(Note: This post was originally published in September 2012 for my Four Days In Hong Kong blog. While the subject matter is still relevant 5 years later, I have revamped the post and updated the photos and content for A Day In the Life.)
Moving to a new place like Hong Kong from California involves adapting to many new things. It’s a different place with a very different culture, different foods, different money, different everything. People speak a different language. Additionally, they drive on the opposite side of the car and on the opposite side of the road from what we know! Obviously, getting used to all these differences comes with the territory of a big move.
However, I didn’t anticipate that we would need to adapt to something as simple as doing laundry in Hong Kong!
When we first visited Hong Kong back in April 2012 on our look-see trip, one thing I noticed was all the laundry hanging outside. In windows, on rooftop patios, in front yards, above shops, on balconies overlooking the harbour or mountains, and outside apartment windows 30 floors up. I had never seen anything like it!
It’s not that I haven’t seen clothes drying outside on a line before. I just hadn’t seen clothes hanging on the side of a tall building, or out for everyone to see!
Of course, there are the typical thoughts that goes through someone’s mind upon seeing all this laundry out in the open:
For the laundry hanging outside apartment windows, what happens if there’s a big gust of wind and your underwear falls down to the sidewalk below? Or worse yet, what if your clothes blow away, only to be lost forever?
What if there is a sudden torrential rainstorm (which is not uncommon here) and the clothes that are hanging out to dry are suddenly soaked?
And do people really hang their underwear and bras outside for the public to see??
In speaking to the relocation agents, we learned that clothes dryers are not common here. Washers are pretty much standard. Units that come with a washer AND dryer are obviously designed with the westerner/expat in mind. (Same goes with ovens, but that’s another story…)
On that very first visit to Hong Kong, my husband and I agreed that a place with a clothes dryer was a must. With a dryer, doing laundry in Hong Kong wouldn’t be much different from doing it in California. How difficult could it possibly be to find a place with one?
Fast forward a few months later and actually living in Hong Kong. We get the keys to our place and there’s a combination washer/dryer unit! How exciting! I had never seen one before and it took up less space than two big machines. When I asked the landlord about using it, he just laughed and said he didn’t recommend using the dryer feature. He said it would use too much energy, cost too much to run, and the clothes don’t get very dry.
Of course, thinking that he might not know what he’s talking about, I decide to try it out anyway. They wouldn’t make 2-in-1 machines like these if they didn’t actually work, right?? I put my load in for a wash cycle, then left it all in there to go through the dryer cycle. And how did it go??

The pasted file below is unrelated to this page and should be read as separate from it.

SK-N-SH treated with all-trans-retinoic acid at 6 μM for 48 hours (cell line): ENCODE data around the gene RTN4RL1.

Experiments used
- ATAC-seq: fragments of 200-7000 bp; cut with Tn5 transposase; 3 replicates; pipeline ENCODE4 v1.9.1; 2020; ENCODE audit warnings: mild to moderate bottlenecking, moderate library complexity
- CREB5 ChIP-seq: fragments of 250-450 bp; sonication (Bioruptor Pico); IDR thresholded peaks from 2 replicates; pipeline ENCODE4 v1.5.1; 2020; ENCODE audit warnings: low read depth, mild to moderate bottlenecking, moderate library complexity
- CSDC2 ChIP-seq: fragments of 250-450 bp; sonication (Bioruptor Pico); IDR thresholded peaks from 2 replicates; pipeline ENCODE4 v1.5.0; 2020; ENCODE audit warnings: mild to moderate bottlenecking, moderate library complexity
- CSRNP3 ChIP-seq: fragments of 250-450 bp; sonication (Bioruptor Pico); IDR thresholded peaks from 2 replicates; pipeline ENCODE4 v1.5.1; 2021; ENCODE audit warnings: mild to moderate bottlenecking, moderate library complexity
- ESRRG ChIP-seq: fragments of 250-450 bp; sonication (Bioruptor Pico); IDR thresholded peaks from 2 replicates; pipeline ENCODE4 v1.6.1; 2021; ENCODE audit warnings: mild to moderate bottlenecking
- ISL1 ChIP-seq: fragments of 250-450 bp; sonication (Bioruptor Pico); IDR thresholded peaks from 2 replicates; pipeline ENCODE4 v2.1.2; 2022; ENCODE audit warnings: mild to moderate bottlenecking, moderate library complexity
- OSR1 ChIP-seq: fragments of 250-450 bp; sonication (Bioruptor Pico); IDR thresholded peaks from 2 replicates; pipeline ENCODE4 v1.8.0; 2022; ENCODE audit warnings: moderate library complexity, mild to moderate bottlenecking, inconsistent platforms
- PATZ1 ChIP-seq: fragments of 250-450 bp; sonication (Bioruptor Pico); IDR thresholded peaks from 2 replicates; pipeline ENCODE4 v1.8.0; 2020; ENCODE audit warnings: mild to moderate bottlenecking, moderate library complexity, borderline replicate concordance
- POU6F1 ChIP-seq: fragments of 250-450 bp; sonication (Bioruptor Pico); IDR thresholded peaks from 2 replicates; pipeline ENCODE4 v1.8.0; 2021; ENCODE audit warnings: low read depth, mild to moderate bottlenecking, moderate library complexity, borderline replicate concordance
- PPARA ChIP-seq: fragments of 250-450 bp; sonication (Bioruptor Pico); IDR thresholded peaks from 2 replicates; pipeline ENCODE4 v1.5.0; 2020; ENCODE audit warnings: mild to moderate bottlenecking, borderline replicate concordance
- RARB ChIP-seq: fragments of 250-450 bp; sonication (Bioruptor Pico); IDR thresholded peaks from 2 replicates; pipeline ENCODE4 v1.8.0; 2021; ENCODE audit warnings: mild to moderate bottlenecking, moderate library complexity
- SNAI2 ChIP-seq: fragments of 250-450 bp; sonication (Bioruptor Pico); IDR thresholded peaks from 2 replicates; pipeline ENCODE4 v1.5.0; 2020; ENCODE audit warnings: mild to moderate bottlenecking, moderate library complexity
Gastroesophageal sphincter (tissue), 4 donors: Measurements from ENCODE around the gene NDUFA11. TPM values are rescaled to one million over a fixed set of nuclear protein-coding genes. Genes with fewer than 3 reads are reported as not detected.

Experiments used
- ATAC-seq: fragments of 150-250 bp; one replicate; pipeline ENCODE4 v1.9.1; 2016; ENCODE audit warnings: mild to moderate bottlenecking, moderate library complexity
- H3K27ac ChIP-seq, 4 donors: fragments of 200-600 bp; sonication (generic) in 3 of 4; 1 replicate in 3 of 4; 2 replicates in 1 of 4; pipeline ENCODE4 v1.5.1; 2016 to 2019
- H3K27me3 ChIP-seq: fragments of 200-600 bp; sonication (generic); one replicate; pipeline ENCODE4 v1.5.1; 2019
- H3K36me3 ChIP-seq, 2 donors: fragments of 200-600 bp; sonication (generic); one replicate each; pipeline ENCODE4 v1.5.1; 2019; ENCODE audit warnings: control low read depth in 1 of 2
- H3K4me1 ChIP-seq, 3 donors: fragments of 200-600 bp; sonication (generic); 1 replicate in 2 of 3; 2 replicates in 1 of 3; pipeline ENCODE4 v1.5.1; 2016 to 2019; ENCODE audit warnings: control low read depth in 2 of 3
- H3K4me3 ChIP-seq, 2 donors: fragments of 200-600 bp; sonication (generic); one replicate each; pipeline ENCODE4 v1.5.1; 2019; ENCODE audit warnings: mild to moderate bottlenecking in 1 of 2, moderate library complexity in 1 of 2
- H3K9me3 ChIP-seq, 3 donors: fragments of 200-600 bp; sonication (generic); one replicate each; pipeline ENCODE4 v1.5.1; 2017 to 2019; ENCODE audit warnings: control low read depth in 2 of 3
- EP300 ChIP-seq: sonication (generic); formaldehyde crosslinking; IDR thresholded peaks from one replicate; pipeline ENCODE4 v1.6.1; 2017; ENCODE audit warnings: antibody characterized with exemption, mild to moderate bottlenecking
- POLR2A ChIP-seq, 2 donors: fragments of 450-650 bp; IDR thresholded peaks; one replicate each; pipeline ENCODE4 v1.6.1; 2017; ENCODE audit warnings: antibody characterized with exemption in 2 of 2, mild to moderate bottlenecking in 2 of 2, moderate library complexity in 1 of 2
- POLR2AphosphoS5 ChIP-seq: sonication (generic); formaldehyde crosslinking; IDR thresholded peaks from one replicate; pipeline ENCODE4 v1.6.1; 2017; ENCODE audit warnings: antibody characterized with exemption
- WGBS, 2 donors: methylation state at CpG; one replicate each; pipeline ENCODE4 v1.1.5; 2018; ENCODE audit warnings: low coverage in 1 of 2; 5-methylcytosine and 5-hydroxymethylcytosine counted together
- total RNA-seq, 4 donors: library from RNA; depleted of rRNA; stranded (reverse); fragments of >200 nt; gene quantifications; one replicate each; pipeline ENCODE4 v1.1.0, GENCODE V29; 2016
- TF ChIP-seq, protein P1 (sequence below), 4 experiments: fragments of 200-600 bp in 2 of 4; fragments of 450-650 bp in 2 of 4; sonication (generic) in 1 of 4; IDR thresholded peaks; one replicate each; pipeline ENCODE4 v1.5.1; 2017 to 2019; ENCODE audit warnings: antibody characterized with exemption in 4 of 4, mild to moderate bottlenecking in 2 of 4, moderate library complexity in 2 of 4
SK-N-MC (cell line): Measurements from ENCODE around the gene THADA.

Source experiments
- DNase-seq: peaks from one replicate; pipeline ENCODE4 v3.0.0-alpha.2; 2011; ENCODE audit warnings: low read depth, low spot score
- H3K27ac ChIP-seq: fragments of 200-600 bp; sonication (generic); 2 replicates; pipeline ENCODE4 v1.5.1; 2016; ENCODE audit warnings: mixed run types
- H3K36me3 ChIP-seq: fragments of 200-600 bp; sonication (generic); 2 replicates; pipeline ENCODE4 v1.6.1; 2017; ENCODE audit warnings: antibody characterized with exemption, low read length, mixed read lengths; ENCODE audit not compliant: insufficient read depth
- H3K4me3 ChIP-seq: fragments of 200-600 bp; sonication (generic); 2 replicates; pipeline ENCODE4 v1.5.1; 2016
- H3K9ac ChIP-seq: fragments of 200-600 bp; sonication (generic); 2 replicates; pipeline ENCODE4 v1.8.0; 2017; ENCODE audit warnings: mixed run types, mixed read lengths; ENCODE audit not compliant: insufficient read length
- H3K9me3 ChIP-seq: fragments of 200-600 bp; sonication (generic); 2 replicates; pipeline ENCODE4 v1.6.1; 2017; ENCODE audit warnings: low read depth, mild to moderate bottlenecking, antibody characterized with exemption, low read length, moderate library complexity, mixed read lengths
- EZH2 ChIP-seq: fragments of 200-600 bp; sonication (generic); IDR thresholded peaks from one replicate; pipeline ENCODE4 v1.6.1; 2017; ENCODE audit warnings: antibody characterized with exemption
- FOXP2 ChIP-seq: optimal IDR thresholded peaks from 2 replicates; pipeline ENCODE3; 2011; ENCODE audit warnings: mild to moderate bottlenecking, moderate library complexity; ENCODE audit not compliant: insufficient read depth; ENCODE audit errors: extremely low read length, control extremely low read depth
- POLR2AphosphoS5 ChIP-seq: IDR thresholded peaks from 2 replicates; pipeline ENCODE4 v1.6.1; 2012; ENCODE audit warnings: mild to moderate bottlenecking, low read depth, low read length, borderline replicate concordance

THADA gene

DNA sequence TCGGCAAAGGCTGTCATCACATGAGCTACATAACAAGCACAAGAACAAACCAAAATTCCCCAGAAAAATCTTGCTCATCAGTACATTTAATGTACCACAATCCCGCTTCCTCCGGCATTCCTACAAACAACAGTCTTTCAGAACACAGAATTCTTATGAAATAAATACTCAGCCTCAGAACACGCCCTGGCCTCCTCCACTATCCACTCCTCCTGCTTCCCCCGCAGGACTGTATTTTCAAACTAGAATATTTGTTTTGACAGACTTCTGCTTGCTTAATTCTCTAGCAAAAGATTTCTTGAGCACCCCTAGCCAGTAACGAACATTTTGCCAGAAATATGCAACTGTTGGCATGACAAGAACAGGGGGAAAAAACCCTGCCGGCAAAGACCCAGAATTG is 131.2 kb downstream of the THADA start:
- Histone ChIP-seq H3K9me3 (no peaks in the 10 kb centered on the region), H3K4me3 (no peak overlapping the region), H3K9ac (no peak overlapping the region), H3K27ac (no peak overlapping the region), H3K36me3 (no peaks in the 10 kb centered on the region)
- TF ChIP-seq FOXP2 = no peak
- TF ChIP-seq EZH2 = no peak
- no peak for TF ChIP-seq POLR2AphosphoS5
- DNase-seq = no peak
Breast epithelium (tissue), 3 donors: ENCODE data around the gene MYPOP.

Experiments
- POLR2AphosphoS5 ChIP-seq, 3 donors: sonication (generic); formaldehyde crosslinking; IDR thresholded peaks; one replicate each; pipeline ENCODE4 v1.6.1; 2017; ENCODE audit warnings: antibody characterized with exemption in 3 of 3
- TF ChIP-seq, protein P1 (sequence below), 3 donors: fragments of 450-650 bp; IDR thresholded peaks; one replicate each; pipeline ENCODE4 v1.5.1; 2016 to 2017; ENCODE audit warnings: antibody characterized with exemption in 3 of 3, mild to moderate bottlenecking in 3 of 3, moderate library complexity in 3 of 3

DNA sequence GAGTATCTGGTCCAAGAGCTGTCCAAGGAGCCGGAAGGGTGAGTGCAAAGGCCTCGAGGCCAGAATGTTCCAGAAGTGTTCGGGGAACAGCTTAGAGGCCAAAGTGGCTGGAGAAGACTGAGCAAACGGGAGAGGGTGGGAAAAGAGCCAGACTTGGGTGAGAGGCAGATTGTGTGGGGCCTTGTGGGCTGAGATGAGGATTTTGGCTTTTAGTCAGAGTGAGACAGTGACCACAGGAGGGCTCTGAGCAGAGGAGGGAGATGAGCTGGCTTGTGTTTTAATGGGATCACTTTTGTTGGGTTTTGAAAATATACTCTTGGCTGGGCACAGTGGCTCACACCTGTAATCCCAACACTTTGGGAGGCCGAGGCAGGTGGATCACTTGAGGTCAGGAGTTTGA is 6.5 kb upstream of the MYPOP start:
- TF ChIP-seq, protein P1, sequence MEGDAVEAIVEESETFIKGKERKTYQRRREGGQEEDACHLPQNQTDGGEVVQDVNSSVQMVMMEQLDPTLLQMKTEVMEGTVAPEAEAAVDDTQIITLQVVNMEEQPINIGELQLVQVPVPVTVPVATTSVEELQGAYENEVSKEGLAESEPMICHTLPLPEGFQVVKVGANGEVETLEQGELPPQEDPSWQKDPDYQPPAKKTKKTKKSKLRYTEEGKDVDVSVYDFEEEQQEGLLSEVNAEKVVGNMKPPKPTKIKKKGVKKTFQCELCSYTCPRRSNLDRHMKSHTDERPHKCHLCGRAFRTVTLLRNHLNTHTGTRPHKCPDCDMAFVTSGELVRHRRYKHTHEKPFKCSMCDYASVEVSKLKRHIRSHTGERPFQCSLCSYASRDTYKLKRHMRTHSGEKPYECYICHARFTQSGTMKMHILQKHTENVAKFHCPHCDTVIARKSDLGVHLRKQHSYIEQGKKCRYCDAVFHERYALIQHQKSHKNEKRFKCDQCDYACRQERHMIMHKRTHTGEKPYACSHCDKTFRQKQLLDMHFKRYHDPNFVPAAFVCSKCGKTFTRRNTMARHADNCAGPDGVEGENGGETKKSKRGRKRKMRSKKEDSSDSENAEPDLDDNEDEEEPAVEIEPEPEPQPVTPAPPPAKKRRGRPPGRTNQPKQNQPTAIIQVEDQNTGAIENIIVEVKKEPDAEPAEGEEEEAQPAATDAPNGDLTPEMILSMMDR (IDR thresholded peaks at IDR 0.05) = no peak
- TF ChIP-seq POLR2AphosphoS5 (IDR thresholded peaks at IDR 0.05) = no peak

Let’s just say we went to IKEA and bought ourselves a clothes drying rack. 😐 To make myself feel better, I got cheerful blue and green clothes pins! Clearly, doing laundry in Hong Kong was going to be very different than what I was used to!
Let me be clear, though, and clarify that I do not hang our clothes outside the windows. I also don’t put them on the rooftop patio in fear that there is one of those sudden Hong Kong rainstorms. Furthermore, I worry that birds will dump on my clean clothes and I’ll have to wash them all again, except they’ll be even more disgustingly dirty.
Fortunately, we have space to keep the drying rack inside. During the more humid months, we also use a dehumidifier in that room to help the clothes dry, and for bed sheets, we drape them over the stair banisters. I also have to space out laundry loads out over days because once the drying rack is full, I can’t do any more until the clothes are dry and I can put them away!
Please keep in mind that I’m not complaining. Doing laundry in Hong Kong is just very different that how we were used to doing it in California!
On the bright side, I’ve learned that a quick run under an iron softens clothes right up! It’s just an extra step that takes more time and I’m suddenly ironing t-shirts! But it’s the closest way we can get soft clothes and sometimes we just have to do what it takes!
Before I forget, let’s go back to that earlier question…what happens if your clothes are out to dry and there is a sudden rainstorm??
You have wet clothes is what you get! Looking out the window during one of these crazy sudden rainstorms, I saw a neighbor’s laundry hanging out to dry. I guess it’s basically another rinse cycle…with no spin!
Needless to say, after living in Hong Kong for over 5 years, we still do not have a dryer. I know that many people here do not have as much space as we do, so hanging their clothing out the window is the only “laundry room” they have. While I would love to have a tumble dryer, I am still very appreciative of the space we have. And let’s just say that I never enjoy doing laundry so much as when we travel to Canada or the US and do it there!
So next time you are collect your soft, wonderful smelling laundry from the dryer, be grateful as you think of me doing laundry in Hong Kong with my colorful clothes clips! 🙂 Happy washing!